ing the shock. Some shrank and flinched. They
stood as men tied to stakes.


THIS advance of the enemy had seemed to the
youth like a ruthless hunting. He began to fume
with rage and exasperation. He beat his foot
upon the ground, and scowled with hate at the
swirling smoke that was approaching like a phan-
tom flood. There was a maddening quality in
this seeming resolution of the foe to give him no
rest, to give him no time to sit down and think.
Yesterday he had fought and had fled rapidly.
There had been many adventures. For to-day he
felt that he had earned opportunities for contem-
plative repose. He could have enjoyed portraying
to uninitiated listeners various scenes at which he
had been a witness or ably discussing the pro-
cesses of war with other proved men. Too it was
important that he should have time for physical
recuperation. He was sore and stiff from his ex-
periences. He had received his fill of all exer-
tions, and he wished to rest.

But those other men seemed never to grow
weary; they were fighting with their old speed.

He had a wild hate for the relentless foe. Yester-
day, when he had imagined the universe to be
against him, he had hated it, little gods and big
gods; to-day he hated the army of the foe with
the same great hatred. He was not going to be
badgered of his life, like a kitten chased by boys,
he said. It was not well to drive men into final
corners; at those moments they could all develop
teeth and claws.

He leaned and spoke into his friend's ear. He
menaced the woods with a gesture. "If they
keep on chasing us, by Gawd, they'd better watch
out. Can't stand TOO much."

The friend twisted his head and made a calm
reply. "If they keep on a-chasin' us they'll drive
us all inteh th' river."

The youth cried out savagely at this state-
ment. He crouched behind a little tree, with his
eyes burning hatefully and his teeth set in a cur-
like snarl. The awkward bandage was still about
his head, and upon it, over his wound, there was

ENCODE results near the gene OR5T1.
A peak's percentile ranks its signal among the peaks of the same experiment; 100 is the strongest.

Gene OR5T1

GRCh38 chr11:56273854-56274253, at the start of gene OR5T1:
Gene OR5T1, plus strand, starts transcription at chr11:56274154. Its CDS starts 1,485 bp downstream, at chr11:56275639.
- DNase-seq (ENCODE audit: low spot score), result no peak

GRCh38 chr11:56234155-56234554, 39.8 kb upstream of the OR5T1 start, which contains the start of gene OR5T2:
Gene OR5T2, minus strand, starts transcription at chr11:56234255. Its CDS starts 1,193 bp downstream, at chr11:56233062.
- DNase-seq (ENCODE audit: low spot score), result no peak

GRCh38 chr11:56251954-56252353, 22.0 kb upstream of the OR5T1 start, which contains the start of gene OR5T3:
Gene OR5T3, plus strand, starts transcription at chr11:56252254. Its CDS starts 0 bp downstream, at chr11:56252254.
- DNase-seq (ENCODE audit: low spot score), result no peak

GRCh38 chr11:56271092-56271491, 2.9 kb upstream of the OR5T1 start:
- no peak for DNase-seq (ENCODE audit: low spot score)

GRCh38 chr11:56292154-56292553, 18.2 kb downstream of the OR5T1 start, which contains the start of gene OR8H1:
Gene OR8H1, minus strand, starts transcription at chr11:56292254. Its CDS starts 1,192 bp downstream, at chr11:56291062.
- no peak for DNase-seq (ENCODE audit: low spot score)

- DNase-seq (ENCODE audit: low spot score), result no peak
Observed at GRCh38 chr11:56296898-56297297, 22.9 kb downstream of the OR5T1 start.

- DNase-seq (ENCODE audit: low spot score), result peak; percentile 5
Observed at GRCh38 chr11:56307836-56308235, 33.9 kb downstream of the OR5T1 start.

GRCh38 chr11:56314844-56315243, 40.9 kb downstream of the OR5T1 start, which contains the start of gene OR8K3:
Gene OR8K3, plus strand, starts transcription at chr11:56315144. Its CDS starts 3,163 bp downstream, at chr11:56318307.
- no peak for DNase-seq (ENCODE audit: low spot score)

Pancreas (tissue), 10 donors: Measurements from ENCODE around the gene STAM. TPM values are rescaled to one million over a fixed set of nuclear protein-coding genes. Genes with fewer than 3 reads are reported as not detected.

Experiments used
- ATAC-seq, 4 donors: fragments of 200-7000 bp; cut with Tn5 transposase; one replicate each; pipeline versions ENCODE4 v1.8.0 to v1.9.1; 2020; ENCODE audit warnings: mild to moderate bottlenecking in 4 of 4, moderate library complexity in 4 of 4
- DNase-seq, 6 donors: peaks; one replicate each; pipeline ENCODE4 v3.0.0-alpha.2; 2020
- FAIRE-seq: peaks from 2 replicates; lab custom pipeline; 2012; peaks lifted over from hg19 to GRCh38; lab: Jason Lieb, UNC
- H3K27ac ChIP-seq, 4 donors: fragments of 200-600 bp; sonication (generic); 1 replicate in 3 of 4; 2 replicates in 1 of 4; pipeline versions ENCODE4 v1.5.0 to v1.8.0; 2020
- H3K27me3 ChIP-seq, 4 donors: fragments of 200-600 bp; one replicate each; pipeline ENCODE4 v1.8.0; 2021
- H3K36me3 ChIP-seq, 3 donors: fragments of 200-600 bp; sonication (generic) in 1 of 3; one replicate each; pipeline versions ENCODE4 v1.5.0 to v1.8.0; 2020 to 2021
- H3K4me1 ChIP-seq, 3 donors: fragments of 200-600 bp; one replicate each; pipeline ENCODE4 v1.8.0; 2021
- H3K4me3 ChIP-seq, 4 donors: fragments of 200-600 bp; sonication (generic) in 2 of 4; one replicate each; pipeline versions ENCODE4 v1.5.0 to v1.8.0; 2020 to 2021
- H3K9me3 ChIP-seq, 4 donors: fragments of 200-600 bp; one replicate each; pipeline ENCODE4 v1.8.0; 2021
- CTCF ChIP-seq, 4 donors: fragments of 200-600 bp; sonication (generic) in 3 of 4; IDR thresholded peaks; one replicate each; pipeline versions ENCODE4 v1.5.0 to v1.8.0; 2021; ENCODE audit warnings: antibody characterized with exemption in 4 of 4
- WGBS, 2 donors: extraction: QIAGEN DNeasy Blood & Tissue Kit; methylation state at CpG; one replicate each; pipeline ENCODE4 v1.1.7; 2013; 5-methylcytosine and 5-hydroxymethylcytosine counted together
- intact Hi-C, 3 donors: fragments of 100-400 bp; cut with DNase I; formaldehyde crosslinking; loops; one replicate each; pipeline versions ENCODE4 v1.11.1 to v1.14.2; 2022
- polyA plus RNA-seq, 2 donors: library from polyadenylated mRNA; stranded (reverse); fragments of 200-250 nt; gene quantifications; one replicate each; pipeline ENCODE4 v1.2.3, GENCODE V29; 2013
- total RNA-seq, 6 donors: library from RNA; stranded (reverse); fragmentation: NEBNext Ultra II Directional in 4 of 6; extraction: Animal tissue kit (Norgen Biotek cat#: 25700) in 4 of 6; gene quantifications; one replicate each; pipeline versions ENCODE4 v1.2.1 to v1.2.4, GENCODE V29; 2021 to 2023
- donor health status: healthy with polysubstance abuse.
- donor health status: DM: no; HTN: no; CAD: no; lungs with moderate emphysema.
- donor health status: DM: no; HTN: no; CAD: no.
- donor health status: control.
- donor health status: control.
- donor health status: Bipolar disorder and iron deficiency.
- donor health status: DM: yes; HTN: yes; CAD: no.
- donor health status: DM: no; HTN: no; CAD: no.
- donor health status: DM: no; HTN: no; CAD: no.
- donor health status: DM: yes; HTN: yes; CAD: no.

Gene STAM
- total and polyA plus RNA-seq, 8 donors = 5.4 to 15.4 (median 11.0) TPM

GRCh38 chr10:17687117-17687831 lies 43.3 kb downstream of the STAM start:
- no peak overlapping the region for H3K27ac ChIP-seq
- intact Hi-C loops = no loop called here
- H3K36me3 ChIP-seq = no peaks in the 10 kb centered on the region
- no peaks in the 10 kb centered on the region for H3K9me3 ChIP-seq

a spot of dry blood. His hair was wondrously
tousled, and some straggling, moving locks hung
over the cloth of the bandage down toward his
forehead. His jacket and shirt were open at the
throat, and exposed his young bronzed neck.
There could be seen spasmodic gulpings at his

His fingers twined nervously about his rifle.
He wished that it was an engine of annihilating
power. He felt that he and his companions were
being taunted and derided from sincere convic-
tions that they were poor and puny. His knowl-
edge of his inability to take vengeance for it made
his rage into a dark and stormy specter, that pos-
sessed him and made him dream of abominable
cruelties. The tormentors were flies sucking in-
solently at his blood, and he thought that he would
have given his life for a revenge of seeing their
faces in pitiful plights.

The winds of battle had swept all about the
regiment, until the one rifle, instantly followed by
others, flashed in its front. A moment later the
regiment roared forth its sudden and valiant re-
tort. A dense wall of smoke settled slowly down.
It was furiously slit and slashed by the knifelike
fire from the rifles.

To the youth the fighters resembled animals
tossed for a death struggle into a dark pit. There
was a sensation that he and his fellows, at bay,
were pushing back, always pushing fierce on-
slaughts of creatures who were slippery. Their
beams of crimson seemed to get no purchase upon
the bodies of their foes; the latter seemed to evade
them with ease, and come through, between,
around, and about with unopposed skill.

When, in a dream, it occurred to the youth
that his rifle was an impotent stick, he lost sense
of everything but his hate, his desire to smash
into pulp the glittering smile of victory which he
could feel upon the faces of his enemies.

The blue smoke-swallowed line curled and
writhed like a snake stepped upon. It swung its
ends to and fro in an agony of fear and rage.

The youth was not conscious that he was erect
upon his feet. He did not know the direction of
the ground. Indeed, once he even lost the habit
of balance and fell heavily. He was up again
immediately. One thought went through the
chaos of his brain at the time. He wondered if